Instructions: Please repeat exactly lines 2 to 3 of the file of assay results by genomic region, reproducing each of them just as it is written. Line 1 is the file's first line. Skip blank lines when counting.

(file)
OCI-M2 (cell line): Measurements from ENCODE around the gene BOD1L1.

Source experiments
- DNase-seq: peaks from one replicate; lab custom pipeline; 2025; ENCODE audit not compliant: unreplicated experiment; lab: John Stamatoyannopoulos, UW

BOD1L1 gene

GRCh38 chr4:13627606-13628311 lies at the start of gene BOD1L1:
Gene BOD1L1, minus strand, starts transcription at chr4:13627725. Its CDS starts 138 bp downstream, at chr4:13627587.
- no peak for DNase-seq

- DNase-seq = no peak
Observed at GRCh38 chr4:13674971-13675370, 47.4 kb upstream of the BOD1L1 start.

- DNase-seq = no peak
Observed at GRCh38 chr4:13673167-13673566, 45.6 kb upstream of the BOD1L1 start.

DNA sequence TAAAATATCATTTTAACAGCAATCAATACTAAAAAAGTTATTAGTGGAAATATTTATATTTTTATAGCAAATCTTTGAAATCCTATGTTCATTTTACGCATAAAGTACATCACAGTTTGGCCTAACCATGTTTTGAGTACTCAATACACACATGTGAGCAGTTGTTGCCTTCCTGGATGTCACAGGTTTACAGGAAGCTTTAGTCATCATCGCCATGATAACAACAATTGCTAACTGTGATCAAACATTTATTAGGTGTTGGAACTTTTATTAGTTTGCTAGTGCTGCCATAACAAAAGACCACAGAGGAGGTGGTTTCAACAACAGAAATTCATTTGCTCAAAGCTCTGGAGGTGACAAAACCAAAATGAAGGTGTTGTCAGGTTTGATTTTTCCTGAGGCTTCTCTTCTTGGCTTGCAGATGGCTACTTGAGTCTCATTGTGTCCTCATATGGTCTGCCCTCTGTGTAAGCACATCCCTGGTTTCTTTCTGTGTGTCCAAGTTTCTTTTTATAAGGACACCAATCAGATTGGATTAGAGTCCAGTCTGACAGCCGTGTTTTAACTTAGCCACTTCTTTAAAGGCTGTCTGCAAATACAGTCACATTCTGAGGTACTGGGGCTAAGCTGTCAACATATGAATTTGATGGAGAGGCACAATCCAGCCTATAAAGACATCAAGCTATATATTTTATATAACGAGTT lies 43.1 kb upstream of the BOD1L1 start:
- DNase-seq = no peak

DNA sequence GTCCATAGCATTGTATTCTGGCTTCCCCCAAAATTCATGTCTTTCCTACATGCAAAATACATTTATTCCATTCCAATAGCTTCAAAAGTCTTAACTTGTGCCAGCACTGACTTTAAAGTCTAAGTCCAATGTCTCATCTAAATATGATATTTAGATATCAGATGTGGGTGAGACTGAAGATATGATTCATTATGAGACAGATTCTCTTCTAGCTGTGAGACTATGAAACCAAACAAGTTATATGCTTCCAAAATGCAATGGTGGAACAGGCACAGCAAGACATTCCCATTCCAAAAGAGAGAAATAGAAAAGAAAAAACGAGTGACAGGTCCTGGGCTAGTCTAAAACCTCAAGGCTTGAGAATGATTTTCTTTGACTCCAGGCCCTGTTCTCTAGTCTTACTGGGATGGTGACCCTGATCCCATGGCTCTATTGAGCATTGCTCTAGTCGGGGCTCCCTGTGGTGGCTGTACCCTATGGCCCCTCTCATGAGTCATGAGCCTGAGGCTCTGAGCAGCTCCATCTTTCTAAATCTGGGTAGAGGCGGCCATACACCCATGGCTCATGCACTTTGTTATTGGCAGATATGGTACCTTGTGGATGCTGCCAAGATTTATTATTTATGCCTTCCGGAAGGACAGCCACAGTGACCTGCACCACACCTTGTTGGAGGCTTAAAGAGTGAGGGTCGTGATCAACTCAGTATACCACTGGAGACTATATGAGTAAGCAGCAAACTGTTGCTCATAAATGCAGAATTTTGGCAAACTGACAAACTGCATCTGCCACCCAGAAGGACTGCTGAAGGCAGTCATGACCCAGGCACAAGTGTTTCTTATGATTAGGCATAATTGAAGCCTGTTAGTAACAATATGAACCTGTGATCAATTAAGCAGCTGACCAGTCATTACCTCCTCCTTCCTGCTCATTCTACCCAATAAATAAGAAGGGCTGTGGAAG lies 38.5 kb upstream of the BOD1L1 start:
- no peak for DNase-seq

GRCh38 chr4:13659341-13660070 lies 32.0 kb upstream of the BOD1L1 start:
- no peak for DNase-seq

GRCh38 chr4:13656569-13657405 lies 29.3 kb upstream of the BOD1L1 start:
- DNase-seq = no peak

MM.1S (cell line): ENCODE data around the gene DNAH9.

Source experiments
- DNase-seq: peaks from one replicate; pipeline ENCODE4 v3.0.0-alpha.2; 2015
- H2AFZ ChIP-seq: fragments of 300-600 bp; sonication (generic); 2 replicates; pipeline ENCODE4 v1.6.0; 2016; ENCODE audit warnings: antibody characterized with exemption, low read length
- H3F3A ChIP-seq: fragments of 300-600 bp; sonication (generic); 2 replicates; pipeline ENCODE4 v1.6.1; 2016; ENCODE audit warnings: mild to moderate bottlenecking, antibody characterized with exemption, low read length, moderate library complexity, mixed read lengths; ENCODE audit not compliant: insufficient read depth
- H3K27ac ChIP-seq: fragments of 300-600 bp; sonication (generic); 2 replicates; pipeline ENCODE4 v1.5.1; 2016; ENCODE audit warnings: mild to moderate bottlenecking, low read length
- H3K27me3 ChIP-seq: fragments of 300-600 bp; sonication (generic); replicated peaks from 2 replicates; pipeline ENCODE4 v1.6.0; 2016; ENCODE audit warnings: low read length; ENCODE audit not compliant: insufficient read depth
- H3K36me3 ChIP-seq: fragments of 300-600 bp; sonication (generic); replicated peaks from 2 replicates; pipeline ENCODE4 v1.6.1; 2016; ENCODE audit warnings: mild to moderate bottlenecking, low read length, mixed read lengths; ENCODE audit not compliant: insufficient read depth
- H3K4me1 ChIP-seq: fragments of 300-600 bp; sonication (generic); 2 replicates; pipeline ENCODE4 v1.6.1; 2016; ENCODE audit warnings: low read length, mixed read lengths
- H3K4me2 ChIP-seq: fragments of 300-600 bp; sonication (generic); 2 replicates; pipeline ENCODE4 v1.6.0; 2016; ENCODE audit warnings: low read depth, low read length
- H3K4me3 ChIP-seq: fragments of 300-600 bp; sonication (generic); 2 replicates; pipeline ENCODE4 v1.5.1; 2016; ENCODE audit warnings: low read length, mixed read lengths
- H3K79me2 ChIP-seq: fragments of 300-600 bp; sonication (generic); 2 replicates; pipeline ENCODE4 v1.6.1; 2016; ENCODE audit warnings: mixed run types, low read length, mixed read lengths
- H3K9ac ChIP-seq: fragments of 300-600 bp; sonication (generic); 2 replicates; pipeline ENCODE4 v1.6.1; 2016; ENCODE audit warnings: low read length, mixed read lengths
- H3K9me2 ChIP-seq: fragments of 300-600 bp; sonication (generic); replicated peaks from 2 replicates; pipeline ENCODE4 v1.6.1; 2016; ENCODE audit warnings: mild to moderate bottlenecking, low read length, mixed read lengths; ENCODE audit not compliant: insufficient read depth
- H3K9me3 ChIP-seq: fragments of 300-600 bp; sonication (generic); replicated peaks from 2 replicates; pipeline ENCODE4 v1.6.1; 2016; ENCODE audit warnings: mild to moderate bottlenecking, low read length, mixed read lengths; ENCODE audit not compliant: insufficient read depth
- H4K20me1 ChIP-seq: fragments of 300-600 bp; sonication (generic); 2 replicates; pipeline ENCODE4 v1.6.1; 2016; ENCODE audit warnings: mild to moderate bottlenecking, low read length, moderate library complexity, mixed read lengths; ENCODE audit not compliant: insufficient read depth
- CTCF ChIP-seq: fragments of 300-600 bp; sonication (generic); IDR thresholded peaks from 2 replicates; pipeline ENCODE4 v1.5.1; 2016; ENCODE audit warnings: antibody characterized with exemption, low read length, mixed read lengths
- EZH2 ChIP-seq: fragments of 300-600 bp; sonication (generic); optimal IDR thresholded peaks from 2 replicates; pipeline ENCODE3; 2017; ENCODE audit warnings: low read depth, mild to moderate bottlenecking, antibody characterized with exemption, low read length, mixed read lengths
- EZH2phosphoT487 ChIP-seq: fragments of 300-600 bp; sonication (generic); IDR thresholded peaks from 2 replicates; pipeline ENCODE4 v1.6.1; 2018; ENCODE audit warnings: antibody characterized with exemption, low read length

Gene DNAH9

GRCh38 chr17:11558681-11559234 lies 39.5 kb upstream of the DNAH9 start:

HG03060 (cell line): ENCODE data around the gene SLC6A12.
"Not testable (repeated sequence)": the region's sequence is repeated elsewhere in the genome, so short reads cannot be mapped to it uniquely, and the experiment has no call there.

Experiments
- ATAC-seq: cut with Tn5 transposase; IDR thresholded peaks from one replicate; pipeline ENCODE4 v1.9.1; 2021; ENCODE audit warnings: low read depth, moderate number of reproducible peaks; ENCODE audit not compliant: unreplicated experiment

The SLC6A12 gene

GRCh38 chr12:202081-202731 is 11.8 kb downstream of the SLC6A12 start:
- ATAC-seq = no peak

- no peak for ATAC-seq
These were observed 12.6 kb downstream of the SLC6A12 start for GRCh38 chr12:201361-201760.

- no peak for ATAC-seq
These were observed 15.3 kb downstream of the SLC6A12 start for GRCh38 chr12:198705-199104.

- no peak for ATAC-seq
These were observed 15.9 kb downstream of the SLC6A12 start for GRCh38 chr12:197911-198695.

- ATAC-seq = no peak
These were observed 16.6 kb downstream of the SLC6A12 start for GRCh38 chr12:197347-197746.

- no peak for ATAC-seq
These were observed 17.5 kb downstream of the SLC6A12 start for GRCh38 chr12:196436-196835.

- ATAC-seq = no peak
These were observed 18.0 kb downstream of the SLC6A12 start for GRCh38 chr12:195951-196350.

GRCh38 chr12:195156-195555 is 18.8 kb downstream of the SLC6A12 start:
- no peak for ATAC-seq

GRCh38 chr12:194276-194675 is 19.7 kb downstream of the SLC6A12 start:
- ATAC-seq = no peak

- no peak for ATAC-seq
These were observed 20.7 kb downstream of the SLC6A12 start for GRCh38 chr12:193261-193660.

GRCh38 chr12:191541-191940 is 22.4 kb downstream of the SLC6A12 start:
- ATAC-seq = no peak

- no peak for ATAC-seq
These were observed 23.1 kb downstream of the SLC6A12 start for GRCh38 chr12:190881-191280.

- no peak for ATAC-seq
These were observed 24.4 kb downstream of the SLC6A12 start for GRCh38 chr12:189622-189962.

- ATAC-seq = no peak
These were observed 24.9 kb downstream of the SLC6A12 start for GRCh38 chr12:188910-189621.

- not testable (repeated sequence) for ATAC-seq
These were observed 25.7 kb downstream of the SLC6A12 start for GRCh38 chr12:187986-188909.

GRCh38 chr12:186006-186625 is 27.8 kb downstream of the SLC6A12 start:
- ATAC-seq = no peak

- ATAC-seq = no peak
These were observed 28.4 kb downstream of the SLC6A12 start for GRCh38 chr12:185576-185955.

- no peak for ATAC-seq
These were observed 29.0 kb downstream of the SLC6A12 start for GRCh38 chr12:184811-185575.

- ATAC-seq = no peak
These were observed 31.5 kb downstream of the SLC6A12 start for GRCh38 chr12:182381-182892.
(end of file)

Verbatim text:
Source experiments
- DNase-seq: peaks from one replicate; lab custom pipeline; 2025; ENCODE audit not compliant: unreplicated experiment; lab: John Stamatoyannopoulos, UW